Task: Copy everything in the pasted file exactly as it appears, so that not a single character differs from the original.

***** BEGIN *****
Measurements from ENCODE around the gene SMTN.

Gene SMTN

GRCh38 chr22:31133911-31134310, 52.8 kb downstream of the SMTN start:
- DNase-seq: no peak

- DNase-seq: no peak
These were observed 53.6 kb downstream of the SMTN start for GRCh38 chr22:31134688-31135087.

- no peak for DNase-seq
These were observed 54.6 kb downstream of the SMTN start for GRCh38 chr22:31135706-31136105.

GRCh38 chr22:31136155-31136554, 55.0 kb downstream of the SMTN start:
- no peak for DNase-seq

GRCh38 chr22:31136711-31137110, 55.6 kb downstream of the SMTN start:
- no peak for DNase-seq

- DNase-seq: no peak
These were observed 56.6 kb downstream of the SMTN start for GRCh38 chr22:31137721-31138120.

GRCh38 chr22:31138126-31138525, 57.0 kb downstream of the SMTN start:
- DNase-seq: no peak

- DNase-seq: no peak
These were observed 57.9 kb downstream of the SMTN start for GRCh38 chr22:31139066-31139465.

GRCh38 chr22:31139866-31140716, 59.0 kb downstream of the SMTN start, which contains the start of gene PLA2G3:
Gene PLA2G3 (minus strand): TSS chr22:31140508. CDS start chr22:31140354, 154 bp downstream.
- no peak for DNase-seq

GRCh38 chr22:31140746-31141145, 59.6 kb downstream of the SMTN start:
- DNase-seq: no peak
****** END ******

Measurements from ENCODE around the gene SMTN.

Gene SMTN

GRCh38 chr22:31133911-31134310, 52.8 kb downstream of the SMTN start:
- DNase-seq: no peak

- DNase-seq: no peak
These were observed 53.6 kb downstream of the SMTN start for GRCh38 chr22:31134688-31135087.

- no peak for DNase-seq
These were observed 54.6 kb downstream of the SMTN start for GRCh38 chr22:31135706-31136105.

GRCh38 chr22:31136155-31136554, 55.0 kb downstream of the SMTN start:
- no peak for DNase-seq

GRCh38 chr22:31136711-31137110, 55.6 kb downstream of the SMTN start:
- no peak for DNase-seq

- DNase-seq: no peak
These were observed 56.6 kb downstream of the SMTN start for GRCh38 chr22:31137721-31138120.

GRCh38 chr22:31138126-31138525, 57.0 kb downstream of the SMTN start:
- DNase-seq: no peak

- DNase-seq: no peak
These were observed 57.9 kb downstream of the SMTN start for GRCh38 chr22:31139066-31139465.

GRCh38 chr22:31139866-31140716, 59.0 kb downstream of the SMTN start, which contains the start of gene PLA2G3:
Gene PLA2G3 (minus strand): TSS chr22:31140508. CDS start chr22:31140354, 154 bp downstream.
- no peak for DNase-seq

GRCh38 chr22:31140746-31141145, 59.6 kb downstream of the SMTN start:
- DNase-seq: no peak